NEW YORK — Porter Novelli has elevated two of its long-term healthcare practitioners to lead its global health business, replacing Paul George who left in January to take on a full-time role leading health for parent Omnicom PR Group.  

Maura Bergen (pictured, left), previously the EVP of US pharma, is now Porter Novelli's health sector lead based in New York, while Lisa O’Sullivan (pictured, right) takes on health growth from London. The duo, who have been longterm healthcare PR practitioners at the Omnicom agency, have also added several new hires to the firm's US healthcare team.

Joining Porter Novelli’s Washington DC office as EVP, Health, is Margaret Long who has more than 25 years of experience assisting fortune 500 companies develop and implement corporate strategy designed to enhance reputation and move business forward. Long serves on the Board of Directors for the Alliance for Clinical Research Excellence and Safety, and was previously with Willow Pointe Consulting Group and Astellas US LLC.

There are also three SVP hires. At Porter Novelli's Denver office, Kirsten Thomas brings over a decade of healthcare communications experience across PR agencies including The Ruth Group and GCI Health, where she served both pharmaceutical as well as biotech clients.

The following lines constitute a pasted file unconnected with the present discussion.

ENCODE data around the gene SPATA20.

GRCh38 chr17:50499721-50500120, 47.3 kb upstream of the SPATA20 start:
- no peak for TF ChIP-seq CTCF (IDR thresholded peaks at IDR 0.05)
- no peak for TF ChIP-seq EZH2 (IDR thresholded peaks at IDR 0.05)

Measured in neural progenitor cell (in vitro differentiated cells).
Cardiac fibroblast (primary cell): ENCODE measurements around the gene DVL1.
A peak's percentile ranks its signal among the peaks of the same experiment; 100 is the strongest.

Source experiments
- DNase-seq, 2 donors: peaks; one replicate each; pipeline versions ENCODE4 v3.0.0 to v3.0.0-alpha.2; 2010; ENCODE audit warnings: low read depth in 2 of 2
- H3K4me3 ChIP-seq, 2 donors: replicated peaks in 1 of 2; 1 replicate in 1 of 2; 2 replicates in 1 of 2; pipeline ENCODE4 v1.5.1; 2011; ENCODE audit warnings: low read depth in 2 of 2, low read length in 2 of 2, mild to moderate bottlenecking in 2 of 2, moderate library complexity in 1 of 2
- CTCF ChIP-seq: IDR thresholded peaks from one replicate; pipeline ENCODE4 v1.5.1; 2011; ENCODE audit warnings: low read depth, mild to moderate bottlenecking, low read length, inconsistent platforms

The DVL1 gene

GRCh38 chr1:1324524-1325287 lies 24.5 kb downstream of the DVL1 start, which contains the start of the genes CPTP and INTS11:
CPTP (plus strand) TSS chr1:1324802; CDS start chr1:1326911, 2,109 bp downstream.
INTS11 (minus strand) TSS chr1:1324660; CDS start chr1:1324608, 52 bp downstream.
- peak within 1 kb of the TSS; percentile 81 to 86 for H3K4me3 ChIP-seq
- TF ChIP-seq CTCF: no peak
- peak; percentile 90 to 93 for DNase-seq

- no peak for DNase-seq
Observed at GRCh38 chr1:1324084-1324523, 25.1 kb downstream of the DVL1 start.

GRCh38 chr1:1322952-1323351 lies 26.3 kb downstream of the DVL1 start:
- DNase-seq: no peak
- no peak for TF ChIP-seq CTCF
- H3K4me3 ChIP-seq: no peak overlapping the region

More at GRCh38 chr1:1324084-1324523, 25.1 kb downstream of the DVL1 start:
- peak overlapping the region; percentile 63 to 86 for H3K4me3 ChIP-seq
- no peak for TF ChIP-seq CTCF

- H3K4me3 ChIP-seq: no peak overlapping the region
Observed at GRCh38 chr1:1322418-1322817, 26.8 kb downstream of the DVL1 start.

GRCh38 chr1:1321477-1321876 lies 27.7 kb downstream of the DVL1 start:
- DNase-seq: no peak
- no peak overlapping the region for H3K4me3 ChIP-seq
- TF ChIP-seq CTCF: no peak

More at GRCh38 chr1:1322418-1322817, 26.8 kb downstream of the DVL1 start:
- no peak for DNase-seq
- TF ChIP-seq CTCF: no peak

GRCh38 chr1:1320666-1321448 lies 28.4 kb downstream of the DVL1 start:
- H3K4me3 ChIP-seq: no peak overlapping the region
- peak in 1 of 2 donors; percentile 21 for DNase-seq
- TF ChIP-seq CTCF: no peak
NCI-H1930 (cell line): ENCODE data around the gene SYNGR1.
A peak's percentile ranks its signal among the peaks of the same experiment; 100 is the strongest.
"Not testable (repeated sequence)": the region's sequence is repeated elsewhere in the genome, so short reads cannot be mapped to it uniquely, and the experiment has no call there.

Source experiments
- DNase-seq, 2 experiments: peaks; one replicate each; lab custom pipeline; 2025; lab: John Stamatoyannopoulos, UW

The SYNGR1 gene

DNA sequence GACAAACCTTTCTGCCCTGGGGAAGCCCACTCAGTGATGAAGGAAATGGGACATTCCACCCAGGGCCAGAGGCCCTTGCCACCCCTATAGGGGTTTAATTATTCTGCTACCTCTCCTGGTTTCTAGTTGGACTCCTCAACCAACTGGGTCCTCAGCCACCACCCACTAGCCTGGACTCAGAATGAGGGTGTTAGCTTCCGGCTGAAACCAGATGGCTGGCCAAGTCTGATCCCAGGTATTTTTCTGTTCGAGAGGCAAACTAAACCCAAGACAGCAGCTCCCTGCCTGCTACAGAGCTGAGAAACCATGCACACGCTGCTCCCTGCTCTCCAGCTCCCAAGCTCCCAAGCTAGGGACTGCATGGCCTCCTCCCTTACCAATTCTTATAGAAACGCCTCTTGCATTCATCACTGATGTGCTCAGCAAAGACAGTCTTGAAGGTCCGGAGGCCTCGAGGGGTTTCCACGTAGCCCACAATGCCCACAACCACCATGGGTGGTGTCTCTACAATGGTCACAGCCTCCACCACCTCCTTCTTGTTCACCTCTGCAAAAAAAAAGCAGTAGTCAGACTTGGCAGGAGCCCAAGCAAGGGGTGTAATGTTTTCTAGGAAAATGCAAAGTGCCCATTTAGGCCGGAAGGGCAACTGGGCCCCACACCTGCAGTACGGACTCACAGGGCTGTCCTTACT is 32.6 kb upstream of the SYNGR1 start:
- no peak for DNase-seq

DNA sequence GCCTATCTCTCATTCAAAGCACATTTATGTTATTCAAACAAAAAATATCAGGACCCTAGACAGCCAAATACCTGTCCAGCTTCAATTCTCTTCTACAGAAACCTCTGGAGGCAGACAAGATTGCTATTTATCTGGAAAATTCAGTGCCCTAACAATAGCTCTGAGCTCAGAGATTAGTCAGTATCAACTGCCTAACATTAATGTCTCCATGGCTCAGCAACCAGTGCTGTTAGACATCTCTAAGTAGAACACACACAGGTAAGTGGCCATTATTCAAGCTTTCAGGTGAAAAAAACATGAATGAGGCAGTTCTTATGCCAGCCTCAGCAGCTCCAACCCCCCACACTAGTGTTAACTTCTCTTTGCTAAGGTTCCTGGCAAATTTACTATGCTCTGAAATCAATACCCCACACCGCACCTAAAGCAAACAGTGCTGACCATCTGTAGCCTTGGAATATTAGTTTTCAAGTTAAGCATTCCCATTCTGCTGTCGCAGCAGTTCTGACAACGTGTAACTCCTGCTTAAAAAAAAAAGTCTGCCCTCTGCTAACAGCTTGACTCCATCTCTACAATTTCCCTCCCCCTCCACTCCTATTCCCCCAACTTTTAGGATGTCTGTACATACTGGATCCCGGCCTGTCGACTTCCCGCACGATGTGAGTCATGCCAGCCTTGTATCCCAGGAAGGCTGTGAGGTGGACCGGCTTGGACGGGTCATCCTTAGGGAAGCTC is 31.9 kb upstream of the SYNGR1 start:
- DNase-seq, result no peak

In Vermont, Kristen McBride arrives from GCI Health to oversee the firm's GSK vaccine portfolio. And, in Massachusetts, Caitlin Hunt joins from MSL, where she led account teams and managed a team of writers and editors.

The appointments come at a crucial time for the pharma and healthcare industries, which are facing an increased share of responsibility beyond the pandemic, to be good citizens and drive more sustainable impact across their manufacturing and supply chains.

“As a result of the pandemic, the evolving acceptance that patients now recognize pharma companies as brands themselves with increased responsibilities to society means that physicians must educate and equip patients and their families with knowledge to support improved decision making,” said O’Sullivan. “Being able to democratize knowledge to empower and enrich patient decisions and experiences with treatment and care will be vital.”

That, added Bergen, will require improve used of data and analytics to better understand customers and other key stakeholders, including governments and regulators, on such areas as ESG targets and SDG goals.

“Pharma will need stronger customer partnership and centricity to activate and impact critical challenges within a specific disease sector. It is in this tension, where the exciting opportunity for alignment and a new contract can be drawn for pharma and its customers. We see data and insights as our way of developing purpose-driven approaches that have an impact not just for patients, but also for the business,” added Bergen.